This article was originally published on The Workforce Blog.
In a moment, you’re going to learn all about the one characteristic that can either make or destroy a work environment.
You’re going to learn what it is, how it was discovered, and what great companies have done to embrace and proliferate it. With some practice, you’ll also learn how to harness the energy this characteristic emits — a valuable skill that will stay with you for the rest of your life.
A skill that will help you read employees and, over time, connect with them.
Don’t worry, the pieces will all come together soon.
But first, a story. Let me take you back to the beginning…
Meet Robert Levering, HR Researcher.
He’s a real person who, for a long time, worked as a labor journalist.
Robert’s job was to report on strikes, union organizing drives, employee lawsuits, and other events that were the product of toxic workplaces. Then, one day, out of the blue, a New York publisher came to him with a request:
“I want you to write a book called The 100 Best Companies to Work for in America,” she said. And while it was an exciting ask, the topic was hardly in his wheelhouse. Robert wrote about bad experiences at bad companies, not the other way around.
He took the job anyway.
Over the next two years, Levering traveled around the U.S. interviewing more than 3000 employees from 150 companies. Except this time he wasn’t asking them what they hated about work but, rather, what made them love it? What made them happy, eager, and successful employees at their company?
The book he was asked to write became a bestseller, but he didn’t stop there. He dug deeper, continuing his research into workplace happiness and satisfaction. Levering went on to spend another two years revisiting the top 20 workplaces on his list…
His goal: to find the one distinctive feature — the common denominator — that made them all great. After a combined four years of research, he published his findings in a follow-up book, A Great Place to work: What Makes Some Employers So Good—and Most So Bad.
What he learned surprised him:
Perks, it turns out, do not make a company a great place to work. Something else does, something far less tangible. Sure, free lunches and on-site daycare are remarkable workplace luxuries, but they’ll never make a company truly special.
“What really impressed me,” recalls Levering, “was the spirit within these companies. You could feel that spirit when you first walked in the door.” He attributed this spirit, this feeling, to the way employees and their respective managers interacted with each other. He clung to this observation, diving deeper into its basis, searching for a root cause.
Ultimately, he deduced that the most distinctive feature shared by the very best companies—the ones that retained the most talented and productive employees—was… you’ve heard of it: trust.
Trust is the foundation upon which healthy human relationships—whether they exist at the office or in the living room—form and evolve. And that fact begs the question:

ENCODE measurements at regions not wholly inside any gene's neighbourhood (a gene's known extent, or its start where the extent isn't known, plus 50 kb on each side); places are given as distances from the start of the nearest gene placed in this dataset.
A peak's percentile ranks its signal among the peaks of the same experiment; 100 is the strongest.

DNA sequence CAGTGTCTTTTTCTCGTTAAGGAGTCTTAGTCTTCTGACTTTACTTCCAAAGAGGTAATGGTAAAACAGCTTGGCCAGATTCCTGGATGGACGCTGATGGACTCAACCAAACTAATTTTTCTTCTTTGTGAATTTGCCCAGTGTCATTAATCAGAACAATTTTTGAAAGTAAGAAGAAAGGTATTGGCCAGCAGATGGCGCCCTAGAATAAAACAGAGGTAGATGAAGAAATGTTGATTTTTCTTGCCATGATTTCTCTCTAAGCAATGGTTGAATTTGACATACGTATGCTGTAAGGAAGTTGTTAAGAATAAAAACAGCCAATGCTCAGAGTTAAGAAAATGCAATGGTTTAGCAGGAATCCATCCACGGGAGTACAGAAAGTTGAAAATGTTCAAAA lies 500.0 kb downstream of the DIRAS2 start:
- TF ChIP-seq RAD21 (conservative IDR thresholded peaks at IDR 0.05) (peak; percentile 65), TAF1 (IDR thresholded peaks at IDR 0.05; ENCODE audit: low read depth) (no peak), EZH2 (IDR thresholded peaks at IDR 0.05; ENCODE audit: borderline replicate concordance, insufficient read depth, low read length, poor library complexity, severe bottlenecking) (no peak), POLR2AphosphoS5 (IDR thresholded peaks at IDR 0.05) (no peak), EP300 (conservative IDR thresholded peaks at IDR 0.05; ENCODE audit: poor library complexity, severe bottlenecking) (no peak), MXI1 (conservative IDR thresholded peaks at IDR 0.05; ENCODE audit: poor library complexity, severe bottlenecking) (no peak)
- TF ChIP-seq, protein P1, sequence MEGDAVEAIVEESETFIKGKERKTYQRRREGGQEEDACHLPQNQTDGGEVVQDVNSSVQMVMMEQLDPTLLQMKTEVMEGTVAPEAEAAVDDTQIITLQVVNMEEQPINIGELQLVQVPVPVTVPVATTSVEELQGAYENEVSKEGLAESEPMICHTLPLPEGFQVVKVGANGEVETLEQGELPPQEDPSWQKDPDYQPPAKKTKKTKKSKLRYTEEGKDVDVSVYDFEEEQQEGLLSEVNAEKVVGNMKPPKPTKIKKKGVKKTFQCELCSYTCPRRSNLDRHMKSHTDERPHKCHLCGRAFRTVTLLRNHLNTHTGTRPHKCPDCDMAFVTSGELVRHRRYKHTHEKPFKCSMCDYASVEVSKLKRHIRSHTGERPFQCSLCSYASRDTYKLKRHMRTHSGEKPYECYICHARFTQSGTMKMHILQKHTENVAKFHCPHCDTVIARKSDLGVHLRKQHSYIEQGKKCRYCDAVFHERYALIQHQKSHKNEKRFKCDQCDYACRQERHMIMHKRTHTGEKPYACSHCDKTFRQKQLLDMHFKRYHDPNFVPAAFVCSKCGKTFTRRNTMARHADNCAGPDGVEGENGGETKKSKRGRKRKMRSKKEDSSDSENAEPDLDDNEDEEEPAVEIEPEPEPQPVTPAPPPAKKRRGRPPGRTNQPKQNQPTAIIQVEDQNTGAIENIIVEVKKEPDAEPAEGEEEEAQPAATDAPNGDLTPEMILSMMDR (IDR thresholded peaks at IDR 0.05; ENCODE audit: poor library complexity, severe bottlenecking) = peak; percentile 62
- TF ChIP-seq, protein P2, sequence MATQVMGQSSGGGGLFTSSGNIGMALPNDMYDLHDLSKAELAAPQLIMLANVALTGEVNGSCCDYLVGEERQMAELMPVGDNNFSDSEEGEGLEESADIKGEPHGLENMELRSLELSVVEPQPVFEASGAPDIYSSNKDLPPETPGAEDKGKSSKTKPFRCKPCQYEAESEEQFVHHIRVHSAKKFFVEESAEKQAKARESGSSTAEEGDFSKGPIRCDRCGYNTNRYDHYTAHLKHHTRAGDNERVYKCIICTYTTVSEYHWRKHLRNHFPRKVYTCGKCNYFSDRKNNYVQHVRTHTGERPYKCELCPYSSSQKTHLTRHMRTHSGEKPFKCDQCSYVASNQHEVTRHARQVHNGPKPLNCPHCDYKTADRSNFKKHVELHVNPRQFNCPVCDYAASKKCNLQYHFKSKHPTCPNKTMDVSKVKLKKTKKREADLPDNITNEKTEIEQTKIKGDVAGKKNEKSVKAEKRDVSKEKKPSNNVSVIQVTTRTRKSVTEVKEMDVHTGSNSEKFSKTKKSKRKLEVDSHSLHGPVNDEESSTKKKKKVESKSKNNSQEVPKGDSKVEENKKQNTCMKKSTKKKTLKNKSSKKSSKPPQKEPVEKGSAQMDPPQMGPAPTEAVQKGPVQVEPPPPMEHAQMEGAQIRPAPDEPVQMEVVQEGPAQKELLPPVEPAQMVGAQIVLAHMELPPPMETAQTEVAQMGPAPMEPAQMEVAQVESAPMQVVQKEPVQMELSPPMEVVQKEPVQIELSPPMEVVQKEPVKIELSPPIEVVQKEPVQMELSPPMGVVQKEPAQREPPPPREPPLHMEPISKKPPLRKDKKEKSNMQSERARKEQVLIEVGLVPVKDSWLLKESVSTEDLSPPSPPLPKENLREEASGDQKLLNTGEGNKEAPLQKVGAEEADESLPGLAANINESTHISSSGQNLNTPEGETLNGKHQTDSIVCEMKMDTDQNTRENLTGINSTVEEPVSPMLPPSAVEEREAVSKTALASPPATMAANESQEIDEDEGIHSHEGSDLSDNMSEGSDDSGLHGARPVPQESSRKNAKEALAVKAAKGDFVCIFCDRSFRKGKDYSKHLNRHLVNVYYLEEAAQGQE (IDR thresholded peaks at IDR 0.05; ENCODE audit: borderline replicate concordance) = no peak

How can companies create trust?
Conceptually speaking, creating trust is actually fairly simple…
According to Levering, it boils down to making an employee feel less like an instrument and more like a person. Managers, executives, and HR departments can do that by giving people more than they’ve been promised—and I’m not talking about money.
Let me explain.
Take Starbucks, for example:
Firstly, the world’s largest coffee chain doesn’t refer to their workers as “employees”—they’re called “partners.” Secondly, a partner’s first day on the job isn’t consumed with paperwork and accelerated coffee-making training, as one might expect.
Instead, new hires are guided through what’s known as the “Starbucks Experience,” in which the first activity is a relaxed, casual coffee-tasting tour. Nothing intense. Just coffee. It’s actually a nice way to spend the morning—and that’s the point.
Sure, part of the purpose behind the Starbucks Experience is to boost employees’ coffee knowledge. But it’s mainly designed to encourage bonding and, ultimately,welcome outsiders into the company family. Is Starbucks obligated to treat fresh faces this way? No, they’re not. New hires, after all, have entered into a contract with the company: we give you money, you give us time. That’s the deal.
But Starbucks understood that by providing people with something extra—by doing more than they have to do—especially on the first day, they’re far more likely to create a seed of trust that, if properly nurtured, could grow into an oak of loyalty.
According to Levering, Starbucks, in this instance, is practicing “Gift-Work.”
What is Gift-Work?
After three decades of research, Levering coined the term, which he defines as:
“An interaction in the workplace where an employee or a manager gives more than is expected or required for the sake of the organization or the relationship.”
HR translation: the less commoditized an employee feels, the more he or she will trust their manager and the organization as a whole. More trust creates more personal happiness, which drives on-the-job effort, which promotes positivity, energy.
Energy that, in the hands of a skilled manager, can be molded into productivity, innovation, and growth.